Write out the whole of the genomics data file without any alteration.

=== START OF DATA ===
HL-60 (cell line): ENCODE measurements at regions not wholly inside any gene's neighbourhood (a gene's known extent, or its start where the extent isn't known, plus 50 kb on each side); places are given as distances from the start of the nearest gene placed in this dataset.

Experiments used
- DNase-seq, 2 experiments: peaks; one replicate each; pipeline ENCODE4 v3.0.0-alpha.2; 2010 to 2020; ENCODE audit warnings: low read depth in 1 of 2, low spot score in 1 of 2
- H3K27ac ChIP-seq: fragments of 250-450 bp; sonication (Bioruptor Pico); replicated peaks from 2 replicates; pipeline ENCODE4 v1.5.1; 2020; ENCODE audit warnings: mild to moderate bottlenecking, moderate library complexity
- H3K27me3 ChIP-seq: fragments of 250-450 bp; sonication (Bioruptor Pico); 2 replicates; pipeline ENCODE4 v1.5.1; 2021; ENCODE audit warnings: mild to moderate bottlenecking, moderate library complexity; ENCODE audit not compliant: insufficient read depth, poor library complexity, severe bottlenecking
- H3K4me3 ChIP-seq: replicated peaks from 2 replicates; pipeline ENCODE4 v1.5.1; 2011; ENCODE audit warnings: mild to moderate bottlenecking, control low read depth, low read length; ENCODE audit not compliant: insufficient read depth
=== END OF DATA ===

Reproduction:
HL-60 (cell line): ENCODE measurements at regions not wholly inside any gene's neighbourhood (a gene's known extent, or its start where the extent isn't known, plus 50 kb on each side); places are given as distances from the start of the nearest gene placed in this dataset.

Experiments used
- DNase-seq, 2 experiments: peaks; one replicate each; pipeline ENCODE4 v3.0.0-alpha.2; 2010 to 2020; ENCODE audit warnings: low read depth in 1 of 2, low spot score in 1 of 2
- H3K27ac ChIP-seq: fragments of 250-450 bp; sonication (Bioruptor Pico); replicated peaks from 2 replicates; pipeline ENCODE4 v1.5.1; 2020; ENCODE audit warnings: mild to moderate bottlenecking, moderate library complexity
- H3K27me3 ChIP-seq: fragments of 250-450 bp; sonication (Bioruptor Pico); 2 replicates; pipeline ENCODE4 v1.5.1; 2021; ENCODE audit warnings: mild to moderate bottlenecking, moderate library complexity; ENCODE audit not compliant: insufficient read depth, poor library complexity, severe bottlenecking
- H3K4me3 ChIP-seq: replicated peaks from 2 replicates; pipeline ENCODE4 v1.5.1; 2011; ENCODE audit warnings: mild to moderate bottlenecking, control low read depth, low read length; ENCODE audit not compliant: insufficient read depth